Quantitative Analysis of Selection and Mutation in Self-Replicating RNA

  • Christof K. Biebricher
  • M. Eigen
  • William C. GardinerJr.
Part of the NATO ASI Series book series (NSSB, volume 263)


The neo-Darwinian theory, based on Mendelian genetics1, brought the first quantitative analysis of evolution in the first half of this century. It was often claimed, however, that while Darwinian theory is excellent for explaining natural phenomena, it fails to make quantitative predictions. Given the complexity of biological expression of highly sophisticated living organisms, selective or fitness values can of course only be determined from the outcome of selection. Furthermore, many assumptions have to be made to calculate gene frequencies and their alteration, and in many cases the assumptions are not realistic in the ever-changing environments.


Mutation Rate Mutant Frequency Exponential Growth Phase Replication Rate Fitness Landscape 


Unable to display preview. Download preview PDF.

Unable to display preview. Download preview PDF.


  1. 1.
    T. Dobzhansky, F. J. Ayala, G. L. Stebbins and J. W. Valentine, Evolution, Freeman, San Francisco (1977).Google Scholar
  2. 2.
    M. Eigen, Selforganization of matter and the evolution of biological macromolecules, Naturwissenschaften 58: 465 (1971).ADSCrossRefGoogle Scholar
  3. 3.
    D. R. Mills, R. L. Peterson and S. Spiegelman, An extracellular Darwinian experiment with a self-duplicating nucleic acid molecule, Proc. Nat. Acad. Sci. USA 58: 217 (1967).ADSCrossRefGoogle Scholar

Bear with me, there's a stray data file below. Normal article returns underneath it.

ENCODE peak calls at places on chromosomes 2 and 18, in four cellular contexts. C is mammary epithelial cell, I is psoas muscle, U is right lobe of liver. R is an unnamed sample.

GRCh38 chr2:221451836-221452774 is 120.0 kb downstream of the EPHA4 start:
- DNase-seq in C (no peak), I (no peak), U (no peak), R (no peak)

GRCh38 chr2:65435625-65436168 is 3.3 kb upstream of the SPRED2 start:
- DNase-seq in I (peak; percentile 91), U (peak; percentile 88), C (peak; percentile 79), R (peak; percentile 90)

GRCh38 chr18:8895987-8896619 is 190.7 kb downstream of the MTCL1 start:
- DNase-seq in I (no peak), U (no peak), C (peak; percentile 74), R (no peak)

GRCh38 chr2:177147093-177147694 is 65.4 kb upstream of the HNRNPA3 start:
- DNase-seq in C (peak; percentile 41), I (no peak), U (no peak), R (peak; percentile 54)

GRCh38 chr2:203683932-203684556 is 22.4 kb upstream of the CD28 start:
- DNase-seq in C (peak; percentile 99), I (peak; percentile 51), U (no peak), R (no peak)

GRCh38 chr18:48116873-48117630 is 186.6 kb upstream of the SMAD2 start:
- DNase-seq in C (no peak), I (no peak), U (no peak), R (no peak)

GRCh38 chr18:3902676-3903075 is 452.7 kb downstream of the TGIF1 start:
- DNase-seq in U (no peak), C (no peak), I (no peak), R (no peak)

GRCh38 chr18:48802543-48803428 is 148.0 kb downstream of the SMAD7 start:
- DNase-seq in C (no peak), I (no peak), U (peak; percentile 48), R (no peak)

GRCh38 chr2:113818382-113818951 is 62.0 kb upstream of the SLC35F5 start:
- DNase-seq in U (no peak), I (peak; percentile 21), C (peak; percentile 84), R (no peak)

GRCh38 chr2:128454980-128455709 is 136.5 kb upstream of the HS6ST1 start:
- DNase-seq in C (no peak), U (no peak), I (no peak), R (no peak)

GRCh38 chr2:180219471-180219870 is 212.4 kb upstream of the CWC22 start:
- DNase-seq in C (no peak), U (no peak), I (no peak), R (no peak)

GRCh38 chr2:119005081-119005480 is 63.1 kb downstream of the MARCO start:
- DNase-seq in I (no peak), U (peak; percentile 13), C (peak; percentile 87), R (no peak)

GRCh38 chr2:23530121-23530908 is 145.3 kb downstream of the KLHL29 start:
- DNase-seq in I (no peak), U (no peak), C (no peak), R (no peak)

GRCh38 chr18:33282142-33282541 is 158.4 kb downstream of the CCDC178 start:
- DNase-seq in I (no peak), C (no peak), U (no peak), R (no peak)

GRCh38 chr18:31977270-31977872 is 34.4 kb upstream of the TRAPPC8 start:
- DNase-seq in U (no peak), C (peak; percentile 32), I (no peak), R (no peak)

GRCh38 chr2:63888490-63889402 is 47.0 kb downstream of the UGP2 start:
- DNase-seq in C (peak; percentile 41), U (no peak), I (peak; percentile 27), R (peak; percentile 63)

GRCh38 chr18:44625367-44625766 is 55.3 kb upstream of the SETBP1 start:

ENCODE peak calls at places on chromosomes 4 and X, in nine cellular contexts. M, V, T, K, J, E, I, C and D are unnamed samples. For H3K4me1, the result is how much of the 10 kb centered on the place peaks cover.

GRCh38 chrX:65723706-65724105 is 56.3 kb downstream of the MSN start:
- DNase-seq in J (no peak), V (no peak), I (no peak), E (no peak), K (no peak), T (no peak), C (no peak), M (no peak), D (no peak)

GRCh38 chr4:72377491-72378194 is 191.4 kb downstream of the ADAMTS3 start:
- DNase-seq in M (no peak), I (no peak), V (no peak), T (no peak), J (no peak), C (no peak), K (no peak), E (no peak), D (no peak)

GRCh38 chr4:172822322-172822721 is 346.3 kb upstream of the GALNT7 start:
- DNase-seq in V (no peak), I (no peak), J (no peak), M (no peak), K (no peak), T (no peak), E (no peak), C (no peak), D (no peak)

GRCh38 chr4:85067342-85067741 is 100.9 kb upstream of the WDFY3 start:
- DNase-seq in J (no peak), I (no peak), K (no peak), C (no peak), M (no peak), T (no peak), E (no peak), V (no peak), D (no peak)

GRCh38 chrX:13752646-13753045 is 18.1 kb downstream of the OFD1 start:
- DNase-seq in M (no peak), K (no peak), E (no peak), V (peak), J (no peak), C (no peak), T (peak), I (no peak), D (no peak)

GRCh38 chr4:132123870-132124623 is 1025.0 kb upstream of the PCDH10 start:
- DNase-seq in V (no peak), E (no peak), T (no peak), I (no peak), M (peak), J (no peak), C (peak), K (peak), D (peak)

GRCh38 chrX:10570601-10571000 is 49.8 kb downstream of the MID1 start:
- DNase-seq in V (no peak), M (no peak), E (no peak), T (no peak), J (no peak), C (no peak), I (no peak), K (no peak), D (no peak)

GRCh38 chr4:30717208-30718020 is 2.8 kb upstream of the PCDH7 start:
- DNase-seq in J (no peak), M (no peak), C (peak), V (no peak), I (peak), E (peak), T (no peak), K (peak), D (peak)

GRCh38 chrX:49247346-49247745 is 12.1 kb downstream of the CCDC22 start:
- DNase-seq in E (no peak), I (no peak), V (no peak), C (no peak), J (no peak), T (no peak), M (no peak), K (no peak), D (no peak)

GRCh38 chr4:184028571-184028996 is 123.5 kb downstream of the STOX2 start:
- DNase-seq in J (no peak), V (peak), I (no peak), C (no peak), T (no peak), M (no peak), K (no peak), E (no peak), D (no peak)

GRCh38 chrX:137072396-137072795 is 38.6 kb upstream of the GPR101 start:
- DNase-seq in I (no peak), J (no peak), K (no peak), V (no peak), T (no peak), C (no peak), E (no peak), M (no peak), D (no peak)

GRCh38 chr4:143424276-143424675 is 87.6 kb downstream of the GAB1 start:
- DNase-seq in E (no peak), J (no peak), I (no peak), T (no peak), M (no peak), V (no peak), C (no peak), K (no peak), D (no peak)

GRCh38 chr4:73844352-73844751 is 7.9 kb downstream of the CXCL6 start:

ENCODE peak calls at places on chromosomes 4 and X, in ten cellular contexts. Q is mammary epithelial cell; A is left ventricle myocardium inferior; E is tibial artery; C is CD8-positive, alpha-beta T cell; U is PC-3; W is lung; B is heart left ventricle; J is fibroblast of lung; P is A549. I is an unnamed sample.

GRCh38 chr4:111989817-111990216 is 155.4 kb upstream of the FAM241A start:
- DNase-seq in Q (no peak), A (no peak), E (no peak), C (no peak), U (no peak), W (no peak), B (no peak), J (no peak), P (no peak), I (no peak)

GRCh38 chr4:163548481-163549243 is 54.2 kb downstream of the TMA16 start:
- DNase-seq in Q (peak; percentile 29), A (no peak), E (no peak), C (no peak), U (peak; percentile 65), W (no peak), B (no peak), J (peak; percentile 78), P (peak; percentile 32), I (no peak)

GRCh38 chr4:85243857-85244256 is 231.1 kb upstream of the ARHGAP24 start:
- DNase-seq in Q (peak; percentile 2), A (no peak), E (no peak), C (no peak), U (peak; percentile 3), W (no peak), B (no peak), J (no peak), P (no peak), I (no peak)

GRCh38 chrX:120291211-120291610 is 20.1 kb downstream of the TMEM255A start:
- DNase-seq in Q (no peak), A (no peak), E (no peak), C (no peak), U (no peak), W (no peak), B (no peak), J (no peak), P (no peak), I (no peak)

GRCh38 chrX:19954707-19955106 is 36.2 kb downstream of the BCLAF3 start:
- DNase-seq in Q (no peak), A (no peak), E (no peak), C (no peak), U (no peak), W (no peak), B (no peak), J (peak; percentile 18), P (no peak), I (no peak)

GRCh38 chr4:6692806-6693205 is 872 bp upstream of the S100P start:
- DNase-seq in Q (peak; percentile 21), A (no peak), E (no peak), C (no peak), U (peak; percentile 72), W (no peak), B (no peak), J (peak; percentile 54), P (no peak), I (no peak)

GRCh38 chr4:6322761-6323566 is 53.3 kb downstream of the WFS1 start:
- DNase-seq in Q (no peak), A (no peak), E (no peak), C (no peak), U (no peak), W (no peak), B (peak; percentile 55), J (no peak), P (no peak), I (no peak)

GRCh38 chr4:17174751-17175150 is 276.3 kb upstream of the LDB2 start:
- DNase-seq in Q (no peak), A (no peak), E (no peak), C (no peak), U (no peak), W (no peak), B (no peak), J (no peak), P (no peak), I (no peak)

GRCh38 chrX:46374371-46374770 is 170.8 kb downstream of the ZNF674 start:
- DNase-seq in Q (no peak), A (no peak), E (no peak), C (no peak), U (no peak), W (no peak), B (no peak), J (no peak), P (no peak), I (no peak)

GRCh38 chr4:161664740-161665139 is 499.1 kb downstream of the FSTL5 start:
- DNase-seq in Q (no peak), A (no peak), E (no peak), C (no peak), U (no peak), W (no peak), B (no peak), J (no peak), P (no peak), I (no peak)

4. 4.
    L. E. Orgel, Selection in vitro, Proc. R. Soc. Lond. B 205: 435 (1979).ADSCrossRefGoogle Scholar
  5. 5.
    C. K. Biebricher, Darwinian selection of self-replicating RNA, in: Evolutionary Biology, M. K. Hecht, B. Wallace and G. T. Prance, eds., Vol. 16, Plenum Press, New York (1982).Google Scholar
  6. 6.
    C. Dobkin, D. R. Mills, F. R. Kramer, and S. Spiegelman, RNA replication: Required intermediates and the dissociation of template, product, and Qβ replicase, Biochemistry 18: 2038 (1979).CrossRefGoogle Scholar
  7. 7.
    C. K. Biebricher, M. Eigen and R. Luce, Product analysis of RNA generated de novo by replicase, J. Mol. Biol. 148: 369 (1981).CrossRefGoogle Scholar
  8. 8.
    C. K. Biebricher, M. Eigen and R. Luce, Kinetic analysis of template-instructed and de novo RNA synthesis by replicase, J. Mol. Biol. 148: 391 (1981).CrossRefGoogle Scholar
  9. 9.
    C. K. Biebricher, S. Diekmann and R. Luce, Structural analysis of self-replicating RNA synthesized by replicase, J. Mol. Biol. 154: 629 (1982).CrossRefGoogle Scholar
  10. 10.
    C. K. Biebricher, Darwinian evolution of self-replicating RNA, Chemica scripta 26B: 51 (1986).Google Scholar
  11. 11.
    C. K. Biebricher and M. Eigen, Kinetics of RNA replication by replicase, in RNA Genetics, Vol. I: RNA-directed Virus Replication, E. Domingo, P. Ahlquist and J. J. Holland, eds., CRC Press, Boca Raton, FL (1987).Google Scholar
  12. 12.
    C. K. Biebricher, M. Eigen and W. C. Gardiner, Kinetics of RNA replication: Plus-minus asymmetry and double-strand formation, Biochemistry 23: 3186 (1984).CrossRefGoogle Scholar
  13. 13.
    C. K. Biebricher, M. Eigen and W. C. Gardiner, Kinetics of RNA replication: Competition and selection among self-replicating RNA species, Biochemistry 24: 6550 (1985).CrossRefGoogle Scholar
  14. 14.
    C. K. Biebricher, M. Eigen and W. C. Gardiner, Kinetics of RNA replication, Biochemistry 22: 2544 (1983).CrossRefGoogle Scholar
  15. 15.
    H. Otten, Ein Beitrag zur Durchführung von kontrollierten Evolutionsexperimenten mit biologischen Makromolekülen, Dissertation, Technical University Braunschweig (1988).Google Scholar
  16. 16.
    J. Maynard Smith, Evolutionary Genetics, Oxford University Press, Oxford (1989).Google Scholar
  17. 17.
    M. Eigen and P. Schuster, The hypercycle—a principle of natural self-organization, Part A: Emergence of the hypercycle, Naturwissenschaften 64: 541 (1977).ADSCrossRefGoogle Scholar